Over the weekend I finished reading The White Tiger by Aravind Adiga. It was a very interesting book, set in India and taking us from the rural and rather poor areas, to the bright lights of New Delhi and Bangalore. However, while it was interesting and at times intriguing, I am still trying to decide whether I enjoyed it or not.
The main character in this story is a young Indian man named Balram (well, this is just one of a few names he goes by throughout the book). We first meet him sitting at the desk of his business in Bangalore, writing a letter to the Chinese Premier at that time, who will soon be visiting India and is looking to meet with young Indian entrepeneurs – which is exactly what Balram is, so in his eyes the Premier should listen to him and meet with him. The entire narrative of the story is Balram writing a letter to the Premier over several nights, talking about his life and explaining how he got to be where he is today. Whether this letter ever makes it to the Premier, we don’t find out.
The book follows Balram from a young age when he is at school. We are with him when he is taken out of school and made to work to help support his family, and when he betters himself by getting a position in the house of a prominent family as a driver. This position soon takes him to New Delhi and from here he eventually gets to Bangalore, which is where we find him.
As I said earlier, I have been trying to decide whether I liked this book or not. Overall, I enjoyed the narrative and the storyline, but I think what is causing me the most grief is the main character himself. At times I found him endearing and sympathetic towards him in difficult situations. But for the most part I found myself disliking him immensely. I feel that he was a selfish and non-caring person. Perhaps he made the decisions that he did based on the situations he was in, but every person still knows the difference between right and wrong. I could not connect with the main character and I therefore found it difficult to enjoy the rest of the book. It was interesting, but it’s not something that I would be in a hurry to read again.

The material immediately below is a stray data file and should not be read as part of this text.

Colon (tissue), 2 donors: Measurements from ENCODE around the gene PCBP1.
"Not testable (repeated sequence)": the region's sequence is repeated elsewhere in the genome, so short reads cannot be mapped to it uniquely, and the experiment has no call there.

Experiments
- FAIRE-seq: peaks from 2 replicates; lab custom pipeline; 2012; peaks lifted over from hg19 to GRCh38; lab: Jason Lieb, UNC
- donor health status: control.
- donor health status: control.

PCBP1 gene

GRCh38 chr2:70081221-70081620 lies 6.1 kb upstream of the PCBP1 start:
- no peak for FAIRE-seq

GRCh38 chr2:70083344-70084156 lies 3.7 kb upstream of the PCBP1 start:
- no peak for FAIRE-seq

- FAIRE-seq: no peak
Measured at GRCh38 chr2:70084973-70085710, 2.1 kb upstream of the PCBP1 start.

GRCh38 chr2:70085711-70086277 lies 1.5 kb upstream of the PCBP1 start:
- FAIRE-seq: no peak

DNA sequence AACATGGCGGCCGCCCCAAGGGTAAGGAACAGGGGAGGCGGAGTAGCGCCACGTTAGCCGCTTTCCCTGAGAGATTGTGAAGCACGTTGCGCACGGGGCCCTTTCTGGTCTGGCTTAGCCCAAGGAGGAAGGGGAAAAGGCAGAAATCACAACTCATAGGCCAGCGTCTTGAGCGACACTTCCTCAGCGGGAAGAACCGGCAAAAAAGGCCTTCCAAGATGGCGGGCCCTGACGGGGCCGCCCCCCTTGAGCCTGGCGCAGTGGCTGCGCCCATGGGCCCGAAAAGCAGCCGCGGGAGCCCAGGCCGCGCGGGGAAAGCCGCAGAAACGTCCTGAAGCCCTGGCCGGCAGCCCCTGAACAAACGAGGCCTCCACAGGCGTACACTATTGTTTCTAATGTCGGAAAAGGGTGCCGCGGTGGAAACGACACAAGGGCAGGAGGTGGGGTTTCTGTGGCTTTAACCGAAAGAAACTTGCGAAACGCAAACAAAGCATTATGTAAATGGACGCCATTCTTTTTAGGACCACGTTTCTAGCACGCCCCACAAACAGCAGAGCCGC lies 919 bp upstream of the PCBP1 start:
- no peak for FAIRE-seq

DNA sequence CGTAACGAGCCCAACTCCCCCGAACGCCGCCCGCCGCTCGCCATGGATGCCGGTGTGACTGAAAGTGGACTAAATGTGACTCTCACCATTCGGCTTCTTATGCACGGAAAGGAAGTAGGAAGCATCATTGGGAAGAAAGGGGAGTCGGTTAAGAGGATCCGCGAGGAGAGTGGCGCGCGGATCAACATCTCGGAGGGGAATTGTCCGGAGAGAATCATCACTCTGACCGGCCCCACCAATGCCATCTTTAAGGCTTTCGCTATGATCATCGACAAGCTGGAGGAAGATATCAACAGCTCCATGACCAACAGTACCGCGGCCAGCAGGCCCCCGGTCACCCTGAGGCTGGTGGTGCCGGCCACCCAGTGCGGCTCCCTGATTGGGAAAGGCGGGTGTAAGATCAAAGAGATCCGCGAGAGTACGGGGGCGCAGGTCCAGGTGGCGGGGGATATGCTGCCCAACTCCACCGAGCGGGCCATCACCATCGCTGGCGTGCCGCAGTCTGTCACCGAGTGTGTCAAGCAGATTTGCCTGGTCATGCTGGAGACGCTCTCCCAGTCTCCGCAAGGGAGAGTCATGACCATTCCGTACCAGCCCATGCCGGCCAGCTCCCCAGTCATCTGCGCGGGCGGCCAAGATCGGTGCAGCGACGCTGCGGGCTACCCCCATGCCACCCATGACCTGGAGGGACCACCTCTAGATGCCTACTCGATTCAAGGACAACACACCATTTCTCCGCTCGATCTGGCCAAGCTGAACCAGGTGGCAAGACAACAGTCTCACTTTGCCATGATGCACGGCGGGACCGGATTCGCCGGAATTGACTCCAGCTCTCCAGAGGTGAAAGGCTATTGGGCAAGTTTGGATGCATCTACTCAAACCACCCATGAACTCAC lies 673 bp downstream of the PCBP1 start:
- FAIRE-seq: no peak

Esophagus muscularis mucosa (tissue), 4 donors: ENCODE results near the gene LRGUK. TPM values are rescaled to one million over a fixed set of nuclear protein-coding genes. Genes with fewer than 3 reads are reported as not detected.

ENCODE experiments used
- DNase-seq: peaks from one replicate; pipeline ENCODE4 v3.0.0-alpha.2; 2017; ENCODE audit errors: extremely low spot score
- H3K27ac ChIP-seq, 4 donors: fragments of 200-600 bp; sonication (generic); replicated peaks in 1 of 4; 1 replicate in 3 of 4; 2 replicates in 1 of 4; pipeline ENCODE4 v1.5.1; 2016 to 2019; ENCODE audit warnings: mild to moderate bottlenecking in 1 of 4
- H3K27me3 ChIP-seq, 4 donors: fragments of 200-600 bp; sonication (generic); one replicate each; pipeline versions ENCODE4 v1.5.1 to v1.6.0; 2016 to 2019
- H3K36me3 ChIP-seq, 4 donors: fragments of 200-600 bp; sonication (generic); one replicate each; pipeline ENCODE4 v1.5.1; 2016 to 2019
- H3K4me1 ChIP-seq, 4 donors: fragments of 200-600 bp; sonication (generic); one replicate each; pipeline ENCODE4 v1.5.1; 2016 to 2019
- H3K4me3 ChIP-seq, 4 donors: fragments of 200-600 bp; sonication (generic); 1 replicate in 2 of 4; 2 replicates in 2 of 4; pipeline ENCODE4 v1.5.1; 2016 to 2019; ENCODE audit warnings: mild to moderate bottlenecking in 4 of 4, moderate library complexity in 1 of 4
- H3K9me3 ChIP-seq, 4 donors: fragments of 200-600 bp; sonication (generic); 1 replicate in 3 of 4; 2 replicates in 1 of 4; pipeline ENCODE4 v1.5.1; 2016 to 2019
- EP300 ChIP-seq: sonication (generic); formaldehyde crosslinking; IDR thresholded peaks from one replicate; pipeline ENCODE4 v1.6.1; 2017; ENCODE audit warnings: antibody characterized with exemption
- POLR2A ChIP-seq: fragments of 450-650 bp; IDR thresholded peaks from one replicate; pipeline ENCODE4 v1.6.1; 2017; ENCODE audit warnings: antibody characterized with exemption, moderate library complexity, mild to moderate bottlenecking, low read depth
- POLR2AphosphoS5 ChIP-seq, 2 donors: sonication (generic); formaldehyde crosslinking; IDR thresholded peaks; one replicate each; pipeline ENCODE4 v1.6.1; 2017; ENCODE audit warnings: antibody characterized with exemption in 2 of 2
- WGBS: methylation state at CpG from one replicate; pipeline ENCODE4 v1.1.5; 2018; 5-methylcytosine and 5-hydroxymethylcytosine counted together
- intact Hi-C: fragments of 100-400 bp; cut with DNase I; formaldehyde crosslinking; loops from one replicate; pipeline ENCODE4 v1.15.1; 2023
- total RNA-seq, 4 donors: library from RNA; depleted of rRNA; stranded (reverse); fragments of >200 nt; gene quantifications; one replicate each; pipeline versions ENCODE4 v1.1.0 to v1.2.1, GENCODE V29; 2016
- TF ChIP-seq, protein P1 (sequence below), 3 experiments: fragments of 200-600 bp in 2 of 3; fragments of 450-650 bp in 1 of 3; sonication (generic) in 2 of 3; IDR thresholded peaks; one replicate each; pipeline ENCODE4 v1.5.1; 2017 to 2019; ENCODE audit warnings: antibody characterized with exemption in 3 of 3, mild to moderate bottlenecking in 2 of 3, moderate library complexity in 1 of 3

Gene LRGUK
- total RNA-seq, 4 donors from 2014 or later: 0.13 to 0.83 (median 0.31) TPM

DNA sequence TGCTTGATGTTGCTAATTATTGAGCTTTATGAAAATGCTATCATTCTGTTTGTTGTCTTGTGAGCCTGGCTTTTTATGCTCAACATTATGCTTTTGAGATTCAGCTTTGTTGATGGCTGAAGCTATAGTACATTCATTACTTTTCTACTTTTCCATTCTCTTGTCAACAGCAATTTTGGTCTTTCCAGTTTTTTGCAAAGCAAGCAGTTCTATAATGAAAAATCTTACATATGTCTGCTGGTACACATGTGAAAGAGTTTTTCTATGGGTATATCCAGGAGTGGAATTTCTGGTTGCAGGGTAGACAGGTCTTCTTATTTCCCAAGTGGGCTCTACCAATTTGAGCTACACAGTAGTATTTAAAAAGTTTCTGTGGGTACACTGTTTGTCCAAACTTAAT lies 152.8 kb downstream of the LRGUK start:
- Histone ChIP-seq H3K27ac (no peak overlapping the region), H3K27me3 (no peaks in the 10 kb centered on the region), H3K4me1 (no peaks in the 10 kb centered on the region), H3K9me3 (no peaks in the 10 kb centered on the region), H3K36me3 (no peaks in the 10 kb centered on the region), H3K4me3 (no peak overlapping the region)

RATING – 5 out of 10. I liked the storyline, but not a lot else.
WHO SHOULD READ IT – I think you should read it if you spend more time in the “Literature” section of your local book store, as opposed to the “Fiction” section.
WHO YOU’LL LOVE – Honestly? I can’t really pinpoint one character that I liked more than the others. I think that the most honest character in the book may have been Mr Ashok, so he probably stands out more than the others.
If anyone else has read this I would be very interested to hear your thoughts on this book.